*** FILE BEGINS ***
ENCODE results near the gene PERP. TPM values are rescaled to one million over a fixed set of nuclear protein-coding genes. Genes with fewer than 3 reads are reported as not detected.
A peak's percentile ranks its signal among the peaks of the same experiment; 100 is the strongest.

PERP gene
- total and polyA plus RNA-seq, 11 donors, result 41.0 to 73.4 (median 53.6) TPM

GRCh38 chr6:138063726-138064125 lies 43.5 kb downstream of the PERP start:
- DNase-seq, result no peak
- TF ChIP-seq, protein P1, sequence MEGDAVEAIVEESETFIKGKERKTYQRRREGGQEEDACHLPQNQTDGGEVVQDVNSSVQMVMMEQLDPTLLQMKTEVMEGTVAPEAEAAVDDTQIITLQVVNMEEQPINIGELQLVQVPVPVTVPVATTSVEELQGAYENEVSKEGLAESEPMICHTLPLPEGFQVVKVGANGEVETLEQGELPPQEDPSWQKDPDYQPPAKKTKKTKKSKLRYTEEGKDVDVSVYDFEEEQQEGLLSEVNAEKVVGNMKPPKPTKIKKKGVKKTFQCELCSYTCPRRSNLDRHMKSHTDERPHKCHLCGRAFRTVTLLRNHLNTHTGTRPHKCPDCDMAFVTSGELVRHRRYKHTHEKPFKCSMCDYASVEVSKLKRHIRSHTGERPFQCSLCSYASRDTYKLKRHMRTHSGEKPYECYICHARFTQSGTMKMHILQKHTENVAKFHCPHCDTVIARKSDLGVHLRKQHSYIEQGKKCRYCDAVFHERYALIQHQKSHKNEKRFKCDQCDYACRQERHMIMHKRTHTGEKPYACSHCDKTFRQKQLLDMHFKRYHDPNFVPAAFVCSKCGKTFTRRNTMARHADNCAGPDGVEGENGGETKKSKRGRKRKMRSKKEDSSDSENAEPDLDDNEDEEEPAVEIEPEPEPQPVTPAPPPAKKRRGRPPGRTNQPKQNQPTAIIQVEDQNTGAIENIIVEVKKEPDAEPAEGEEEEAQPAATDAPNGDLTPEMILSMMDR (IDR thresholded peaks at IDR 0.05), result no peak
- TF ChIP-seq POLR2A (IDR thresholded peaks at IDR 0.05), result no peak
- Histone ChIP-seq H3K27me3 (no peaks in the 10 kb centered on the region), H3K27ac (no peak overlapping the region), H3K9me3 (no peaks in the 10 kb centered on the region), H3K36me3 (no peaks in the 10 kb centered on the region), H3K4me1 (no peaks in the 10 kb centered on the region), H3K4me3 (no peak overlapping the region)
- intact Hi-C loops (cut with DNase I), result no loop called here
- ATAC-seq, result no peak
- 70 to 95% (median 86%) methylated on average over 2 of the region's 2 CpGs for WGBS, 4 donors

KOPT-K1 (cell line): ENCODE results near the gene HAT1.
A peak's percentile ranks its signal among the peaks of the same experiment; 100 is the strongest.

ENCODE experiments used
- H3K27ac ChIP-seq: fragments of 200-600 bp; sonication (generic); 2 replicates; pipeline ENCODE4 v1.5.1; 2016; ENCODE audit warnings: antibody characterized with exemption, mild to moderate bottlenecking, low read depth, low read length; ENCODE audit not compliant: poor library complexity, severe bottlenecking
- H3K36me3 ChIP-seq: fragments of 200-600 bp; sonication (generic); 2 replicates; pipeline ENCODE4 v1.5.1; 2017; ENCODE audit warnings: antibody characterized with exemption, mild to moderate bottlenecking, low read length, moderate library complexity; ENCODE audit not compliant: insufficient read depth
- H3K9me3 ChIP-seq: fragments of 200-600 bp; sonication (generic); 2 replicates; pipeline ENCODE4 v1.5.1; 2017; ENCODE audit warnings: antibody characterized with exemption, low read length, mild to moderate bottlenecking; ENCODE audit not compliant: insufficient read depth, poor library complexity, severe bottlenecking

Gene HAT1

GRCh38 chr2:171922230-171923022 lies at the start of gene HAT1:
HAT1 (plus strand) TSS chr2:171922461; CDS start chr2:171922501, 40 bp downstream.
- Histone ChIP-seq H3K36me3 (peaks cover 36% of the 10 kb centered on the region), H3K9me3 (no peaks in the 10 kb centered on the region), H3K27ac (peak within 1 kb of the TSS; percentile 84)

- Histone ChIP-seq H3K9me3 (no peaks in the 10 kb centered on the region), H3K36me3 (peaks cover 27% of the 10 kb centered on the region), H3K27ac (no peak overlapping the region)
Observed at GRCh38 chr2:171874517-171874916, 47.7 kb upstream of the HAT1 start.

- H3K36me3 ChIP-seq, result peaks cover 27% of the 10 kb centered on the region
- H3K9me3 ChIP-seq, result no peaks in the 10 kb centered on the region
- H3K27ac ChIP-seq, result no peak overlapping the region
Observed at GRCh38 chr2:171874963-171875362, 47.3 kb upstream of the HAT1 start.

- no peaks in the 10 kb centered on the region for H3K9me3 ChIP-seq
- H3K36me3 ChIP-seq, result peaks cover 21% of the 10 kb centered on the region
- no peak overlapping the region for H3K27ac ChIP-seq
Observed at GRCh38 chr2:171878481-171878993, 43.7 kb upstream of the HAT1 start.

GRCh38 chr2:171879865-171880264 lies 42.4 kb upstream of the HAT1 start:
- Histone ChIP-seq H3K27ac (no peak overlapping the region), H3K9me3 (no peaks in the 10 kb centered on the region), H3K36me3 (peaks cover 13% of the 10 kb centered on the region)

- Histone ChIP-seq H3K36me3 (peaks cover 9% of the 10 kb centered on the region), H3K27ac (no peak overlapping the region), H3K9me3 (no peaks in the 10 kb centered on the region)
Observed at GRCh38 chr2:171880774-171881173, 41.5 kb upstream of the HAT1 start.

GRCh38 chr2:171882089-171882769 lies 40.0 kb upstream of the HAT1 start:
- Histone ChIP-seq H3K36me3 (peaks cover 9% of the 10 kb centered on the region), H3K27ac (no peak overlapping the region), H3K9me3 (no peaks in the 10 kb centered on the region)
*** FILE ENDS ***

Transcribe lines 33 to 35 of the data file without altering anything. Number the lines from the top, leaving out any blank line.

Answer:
GRCh38 chr2:171879865-171880264 lies 42.4 kb upstream of the HAT1 start:
- Histone ChIP-seq H3K27ac (no peak overlapping the region), H3K9me3 (no peaks in the 10 kb centered on the region), H3K36me3 (peaks cover 13% of the 10 kb centered on the region)

- Histone ChIP-seq H3K36me3 (peaks cover 9% of the 10 kb centered on the region), H3K27ac (no peak overlapping the region), H3K9me3 (no peaks in the 10 kb centered on the region)